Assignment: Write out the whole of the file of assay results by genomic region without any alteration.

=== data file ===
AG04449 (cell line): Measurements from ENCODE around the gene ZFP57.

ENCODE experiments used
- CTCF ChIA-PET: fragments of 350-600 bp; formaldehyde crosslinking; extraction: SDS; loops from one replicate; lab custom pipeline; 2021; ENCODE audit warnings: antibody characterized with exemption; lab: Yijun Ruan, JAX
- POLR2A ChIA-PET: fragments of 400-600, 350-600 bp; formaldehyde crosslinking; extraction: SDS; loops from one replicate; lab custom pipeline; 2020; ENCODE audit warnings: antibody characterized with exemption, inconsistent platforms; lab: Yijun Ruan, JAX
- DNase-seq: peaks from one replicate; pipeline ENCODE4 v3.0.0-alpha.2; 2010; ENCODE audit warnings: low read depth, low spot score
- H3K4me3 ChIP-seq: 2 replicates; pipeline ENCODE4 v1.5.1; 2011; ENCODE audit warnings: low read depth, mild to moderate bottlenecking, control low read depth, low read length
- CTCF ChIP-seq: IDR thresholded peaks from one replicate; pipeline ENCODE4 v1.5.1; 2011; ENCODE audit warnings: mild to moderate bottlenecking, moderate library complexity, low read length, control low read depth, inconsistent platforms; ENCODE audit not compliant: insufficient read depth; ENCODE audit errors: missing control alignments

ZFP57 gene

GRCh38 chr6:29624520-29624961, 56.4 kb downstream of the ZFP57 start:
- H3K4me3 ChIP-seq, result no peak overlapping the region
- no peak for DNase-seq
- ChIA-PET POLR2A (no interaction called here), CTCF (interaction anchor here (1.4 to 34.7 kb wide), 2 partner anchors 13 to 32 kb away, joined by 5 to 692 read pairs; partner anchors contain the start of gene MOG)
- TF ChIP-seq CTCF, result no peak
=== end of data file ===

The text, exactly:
AG04449 (cell line): Measurements from ENCODE around the gene ZFP57.

ENCODE experiments used
- CTCF ChIA-PET: fragments of 350-600 bp; formaldehyde crosslinking; extraction: SDS; loops from one replicate; lab custom pipeline; 2021; ENCODE audit warnings: antibody characterized with exemption; lab: Yijun Ruan, JAX
- POLR2A ChIA-PET: fragments of 400-600, 350-600 bp; formaldehyde crosslinking; extraction: SDS; loops from one replicate; lab custom pipeline; 2020; ENCODE audit warnings: antibody characterized with exemption, inconsistent platforms; lab: Yijun Ruan, JAX
- DNase-seq: peaks from one replicate; pipeline ENCODE4 v3.0.0-alpha.2; 2010; ENCODE audit warnings: low read depth, low spot score
- H3K4me3 ChIP-seq: 2 replicates; pipeline ENCODE4 v1.5.1; 2011; ENCODE audit warnings: low read depth, mild to moderate bottlenecking, control low read depth, low read length
- CTCF ChIP-seq: IDR thresholded peaks from one replicate; pipeline ENCODE4 v1.5.1; 2011; ENCODE audit warnings: mild to moderate bottlenecking, moderate library complexity, low read length, control low read depth, inconsistent platforms; ENCODE audit not compliant: insufficient read depth; ENCODE audit errors: missing control alignments

ZFP57 gene

GRCh38 chr6:29624520-29624961, 56.4 kb downstream of the ZFP57 start:
- H3K4me3 ChIP-seq, result no peak overlapping the region
- no peak for DNase-seq
- ChIA-PET POLR2A (no interaction called here), CTCF (interaction anchor here (1.4 to 34.7 kb wide), 2 partner anchors 13 to 32 kb away, joined by 5 to 692 read pairs; partner anchors contain the start of gene MOG)
- TF ChIP-seq CTCF, result no peak